Giving Compass’ Take:
• More foundations are starting to utilize impact investing practices to help achieve the UN Sustainable Development Goals.
• In what ways can your foundation pivot toward SDG alignment? Where is there room for collaboration to achieve these goals?
In 2015, the United Nations laid out its Sustainable Development Goals (SDG) to track global progress against massive social and environmental challenges like extreme poverty, inequality, and climate change. But hitting those goals will take more than creative public and private partnerships: it will cost money.
The good news is that, in just a year and a half since the call came out, the impact investing industry is picking up the slack.
In 2016, investors looking for financial returns that demonstrate social good improvement committed $22.1 billion to 8,000 investments. All told, the emerging industry, which is less than a decade old, has at least $114 billion in assets under management, according to a recent report by the Global Impact Investing Network, a nonprofit organization to increase the scale and effectiveness of impact investing.
Learning and benchmarking are key steps towards becoming an impact giver. If you are interested in giving with impact on Impact Investing take a look at these selections from Giving Compass.
The Omidyar Network, a philanthropic investing group pioneered by eBay founder Pierre Omidyar and his wife, Pam, has certainly taken that approach “In some cases—perhaps even most—a strong positive correlation does exist between financial return and social impact. In other cases, a company can generate significant social impact even if its financial return is modest,” writes a team of Omidyar-affiliated authors tasked with explaining the new rules of this economy in a Stanford Social Innovation Review report.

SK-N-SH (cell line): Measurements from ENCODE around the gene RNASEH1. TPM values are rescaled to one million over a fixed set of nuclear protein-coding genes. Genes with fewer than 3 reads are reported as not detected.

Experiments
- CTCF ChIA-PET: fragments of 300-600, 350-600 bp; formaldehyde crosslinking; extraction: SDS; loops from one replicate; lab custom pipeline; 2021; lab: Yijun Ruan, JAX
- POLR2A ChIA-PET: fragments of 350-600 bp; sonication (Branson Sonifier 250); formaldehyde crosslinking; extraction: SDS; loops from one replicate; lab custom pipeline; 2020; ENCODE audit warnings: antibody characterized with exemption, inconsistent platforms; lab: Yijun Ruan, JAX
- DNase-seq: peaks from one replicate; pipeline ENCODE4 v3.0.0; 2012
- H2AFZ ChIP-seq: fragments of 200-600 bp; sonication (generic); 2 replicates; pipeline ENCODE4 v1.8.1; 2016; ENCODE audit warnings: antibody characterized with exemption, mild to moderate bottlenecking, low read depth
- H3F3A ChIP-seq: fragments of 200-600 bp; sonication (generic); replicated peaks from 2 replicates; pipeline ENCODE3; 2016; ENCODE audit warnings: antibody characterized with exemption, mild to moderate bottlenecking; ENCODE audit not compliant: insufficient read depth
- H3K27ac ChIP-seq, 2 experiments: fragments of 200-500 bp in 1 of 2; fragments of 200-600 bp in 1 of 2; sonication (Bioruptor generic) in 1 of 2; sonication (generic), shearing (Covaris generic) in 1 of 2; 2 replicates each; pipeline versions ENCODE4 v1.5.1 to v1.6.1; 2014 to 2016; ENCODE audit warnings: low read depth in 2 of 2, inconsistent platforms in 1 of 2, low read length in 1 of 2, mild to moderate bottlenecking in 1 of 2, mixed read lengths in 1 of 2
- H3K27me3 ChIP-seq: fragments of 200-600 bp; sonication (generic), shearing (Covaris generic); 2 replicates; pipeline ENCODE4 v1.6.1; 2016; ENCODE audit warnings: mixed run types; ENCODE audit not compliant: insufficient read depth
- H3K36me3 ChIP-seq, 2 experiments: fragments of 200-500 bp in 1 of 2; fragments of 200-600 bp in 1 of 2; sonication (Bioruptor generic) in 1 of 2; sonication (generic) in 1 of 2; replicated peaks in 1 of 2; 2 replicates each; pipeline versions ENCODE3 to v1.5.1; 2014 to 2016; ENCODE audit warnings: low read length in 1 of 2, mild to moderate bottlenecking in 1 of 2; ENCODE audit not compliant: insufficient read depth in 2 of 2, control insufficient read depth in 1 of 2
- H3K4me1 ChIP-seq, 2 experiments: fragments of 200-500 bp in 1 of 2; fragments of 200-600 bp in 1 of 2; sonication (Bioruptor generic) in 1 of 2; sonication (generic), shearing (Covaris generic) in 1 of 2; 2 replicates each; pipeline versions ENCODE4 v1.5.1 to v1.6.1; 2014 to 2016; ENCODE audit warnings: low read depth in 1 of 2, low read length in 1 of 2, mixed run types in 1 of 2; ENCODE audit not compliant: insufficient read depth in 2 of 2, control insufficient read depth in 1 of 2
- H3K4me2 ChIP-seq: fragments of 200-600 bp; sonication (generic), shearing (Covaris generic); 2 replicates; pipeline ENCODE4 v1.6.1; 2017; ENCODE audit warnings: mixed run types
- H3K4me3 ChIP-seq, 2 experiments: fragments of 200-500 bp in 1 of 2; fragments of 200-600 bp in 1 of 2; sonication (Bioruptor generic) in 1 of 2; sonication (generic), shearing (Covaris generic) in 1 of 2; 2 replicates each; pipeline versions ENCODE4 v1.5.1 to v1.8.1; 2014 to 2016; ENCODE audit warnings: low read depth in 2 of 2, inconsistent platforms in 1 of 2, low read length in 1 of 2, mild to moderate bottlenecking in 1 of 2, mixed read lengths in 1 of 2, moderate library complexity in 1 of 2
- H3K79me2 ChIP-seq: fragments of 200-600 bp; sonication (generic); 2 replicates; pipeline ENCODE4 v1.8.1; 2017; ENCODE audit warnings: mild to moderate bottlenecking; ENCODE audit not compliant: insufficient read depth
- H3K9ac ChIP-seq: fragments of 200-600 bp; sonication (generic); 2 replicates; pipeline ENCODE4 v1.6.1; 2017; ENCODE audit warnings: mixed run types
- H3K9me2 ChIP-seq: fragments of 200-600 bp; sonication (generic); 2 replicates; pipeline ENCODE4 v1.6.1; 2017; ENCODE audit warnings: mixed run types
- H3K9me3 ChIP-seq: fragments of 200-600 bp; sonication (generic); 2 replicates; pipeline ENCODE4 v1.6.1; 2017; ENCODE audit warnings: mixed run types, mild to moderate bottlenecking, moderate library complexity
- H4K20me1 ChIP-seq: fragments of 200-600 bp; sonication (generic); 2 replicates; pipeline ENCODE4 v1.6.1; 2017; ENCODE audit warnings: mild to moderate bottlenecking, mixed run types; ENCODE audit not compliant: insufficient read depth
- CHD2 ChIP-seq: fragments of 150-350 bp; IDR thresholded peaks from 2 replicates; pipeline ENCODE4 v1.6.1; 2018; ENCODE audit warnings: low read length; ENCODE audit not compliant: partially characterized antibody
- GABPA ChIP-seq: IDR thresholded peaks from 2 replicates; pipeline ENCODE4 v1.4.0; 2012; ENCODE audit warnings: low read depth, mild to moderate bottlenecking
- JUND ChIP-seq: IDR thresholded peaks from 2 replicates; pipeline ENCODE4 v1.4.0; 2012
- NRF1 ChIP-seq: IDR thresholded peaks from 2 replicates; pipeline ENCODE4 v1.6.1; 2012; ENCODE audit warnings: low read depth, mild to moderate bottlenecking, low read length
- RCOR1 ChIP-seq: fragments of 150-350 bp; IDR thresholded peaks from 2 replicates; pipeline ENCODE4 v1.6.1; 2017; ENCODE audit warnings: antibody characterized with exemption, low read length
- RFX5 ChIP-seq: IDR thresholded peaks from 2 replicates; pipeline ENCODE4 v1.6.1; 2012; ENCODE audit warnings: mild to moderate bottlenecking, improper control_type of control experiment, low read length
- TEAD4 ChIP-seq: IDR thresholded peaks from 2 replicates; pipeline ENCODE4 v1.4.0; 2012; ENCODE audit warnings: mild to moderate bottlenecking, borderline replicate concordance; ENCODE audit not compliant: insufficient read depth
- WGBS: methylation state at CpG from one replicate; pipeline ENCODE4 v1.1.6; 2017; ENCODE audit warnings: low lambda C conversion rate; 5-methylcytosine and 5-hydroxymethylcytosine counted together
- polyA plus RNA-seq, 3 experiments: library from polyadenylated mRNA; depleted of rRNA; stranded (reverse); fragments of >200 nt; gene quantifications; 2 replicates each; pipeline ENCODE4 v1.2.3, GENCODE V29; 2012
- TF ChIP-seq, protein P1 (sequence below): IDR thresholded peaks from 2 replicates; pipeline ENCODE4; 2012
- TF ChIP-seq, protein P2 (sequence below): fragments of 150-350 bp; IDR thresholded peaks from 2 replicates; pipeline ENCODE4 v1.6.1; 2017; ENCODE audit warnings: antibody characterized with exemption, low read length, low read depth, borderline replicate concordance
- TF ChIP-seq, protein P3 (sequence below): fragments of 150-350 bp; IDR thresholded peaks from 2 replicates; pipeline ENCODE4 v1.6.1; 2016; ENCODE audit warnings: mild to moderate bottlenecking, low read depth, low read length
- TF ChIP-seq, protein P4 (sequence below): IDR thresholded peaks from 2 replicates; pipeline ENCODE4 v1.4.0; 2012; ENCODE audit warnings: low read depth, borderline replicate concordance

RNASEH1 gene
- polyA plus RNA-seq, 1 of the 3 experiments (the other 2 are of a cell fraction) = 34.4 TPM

While carefully structured impact investing has proven it can generate profits comparable to standard investments, some groups–including many chasing SDG-alignment–aren’t necessarily using it that way. Roughly one-third of funders are comfortable taking below-market rate returns or break-even paybacks (so-called “capital preservation”) to grow the both field and slower rolling startups that might eventually make a bigger dent in these problems.
Shifting norms toward SDG alignment, in particular in a way that focuses on long term impact over short term gains may help set the standard for what’s expected as more traditional investors move into the space.
After all, the entire goal is to fund solutions that can actually improve the world.
Read the full article about impact investing and SDG alignment by Ben Paynter at Fast Company.
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